BURNABY (NEWS 1130) – A right-wing, anti-abortion and anti-SOGI candidate carved a surprising 10.6 per cent of the vote out of Monday’s byelection in Burnaby-South and that has some political analysts warning a rise in populist ideals could split the vote on the right in the federal election in the fall.
While the win went to the NDP’s Jagmeet Singh, 2,420 votes were cast for People’s Party of Canada candidate Laura Lynn Tyler Thompson.
University of the Fraser Valley political scientist Hamish Telford says it’s unclear if the party will be able to reproduce those kinds of results in the fall but if they continue to gain popularity it may split the vote on the right.
“That’s a very strong result for them,” he says. “If that result is replicated in other ridings I think we could see how it could cause problems for the Conservatives.”
The PPC didn’t fare as well in Quebec’s Outremont riding or in Toronto’s York-Simcoe area which also held by-elections on Monday. There the PPC picked up less than two per cent of the vote.
Part of the right-wing party’s success in Burnaby may have been in part thanks to the charisma and “star” status of Tyler Thompson, says Christo Aivalis, a postdoctoral fellow and assistant professor in the history department at the University of Toronto.
Tyler Thompson, a well-known Christian radio host, recently wrapped an unsuccessful campaign for Burnaby’s school board in 2018.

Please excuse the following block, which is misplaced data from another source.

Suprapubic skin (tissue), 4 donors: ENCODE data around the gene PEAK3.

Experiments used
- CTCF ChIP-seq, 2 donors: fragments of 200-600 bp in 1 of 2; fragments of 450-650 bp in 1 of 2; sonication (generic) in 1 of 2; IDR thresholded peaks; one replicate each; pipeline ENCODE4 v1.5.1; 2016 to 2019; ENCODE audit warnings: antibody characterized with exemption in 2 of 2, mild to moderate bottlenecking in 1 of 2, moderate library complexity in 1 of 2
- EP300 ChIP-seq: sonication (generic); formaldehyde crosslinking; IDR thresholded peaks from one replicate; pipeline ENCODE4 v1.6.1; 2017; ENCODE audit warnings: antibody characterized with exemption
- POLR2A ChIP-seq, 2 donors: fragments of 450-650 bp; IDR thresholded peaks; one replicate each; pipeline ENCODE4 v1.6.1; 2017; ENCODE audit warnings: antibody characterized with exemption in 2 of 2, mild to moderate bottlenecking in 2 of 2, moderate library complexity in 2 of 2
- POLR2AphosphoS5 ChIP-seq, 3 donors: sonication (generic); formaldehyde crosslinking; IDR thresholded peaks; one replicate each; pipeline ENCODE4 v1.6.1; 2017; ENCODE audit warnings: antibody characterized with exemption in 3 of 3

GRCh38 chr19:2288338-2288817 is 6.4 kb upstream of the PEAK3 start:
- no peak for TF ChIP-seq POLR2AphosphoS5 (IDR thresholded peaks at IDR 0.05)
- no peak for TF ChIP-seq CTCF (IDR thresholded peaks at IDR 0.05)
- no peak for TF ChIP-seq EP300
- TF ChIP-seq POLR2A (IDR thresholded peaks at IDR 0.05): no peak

“She has higher name recognition than most PPC candidates will have so maybe she’s not representative of what the results will be in a bigger election,” says Aivalis.
On top of that, the PPC was able to focus its resources in British Columbia on one small riding.
“In a general election they won’t necessarily have that luxury,” points out Aivalis, adding that running candidates in 300 plus elections will prove more challenging.
Still, he was surprised to see so much support for a party he says is running “largely on an ideology of hate and exclusion.”
Scheer in the middle
The leader of the Conservative Party of Canada should pay attention to the party that’s popped up to its right and, Telford warns, avoid making similar signals that would appeal to potential far-right voters.
“There is some appetite for that kind of politics in some markets and some people, I think, in Canada feel emboldened by this sort of rhetoric and public stance; politically incorrect posturing of President Trump,” says Telford.
But he points to the failure of Kellie Leitch whose far-right politics were rejected by Maxime Bernier and Andrew Scheer during the CPC’s leadership debate.
Now, he says, we see Bernier wholeheartedly embracing his new role as a critic of multiculturalism.
Telford says Andrew Scheer is stuck right in the middle of divisive identity politics.
“Multiculturalism is shaping up to be an issue,” in the federal election which is set to happen in eight months.
“If [Scheer] wants to win the election he can’t go down that road that Maxime Bernier is going, but on the other hand a lot of his voters might be attracted to the message from Maxime Bernier,” Telford says.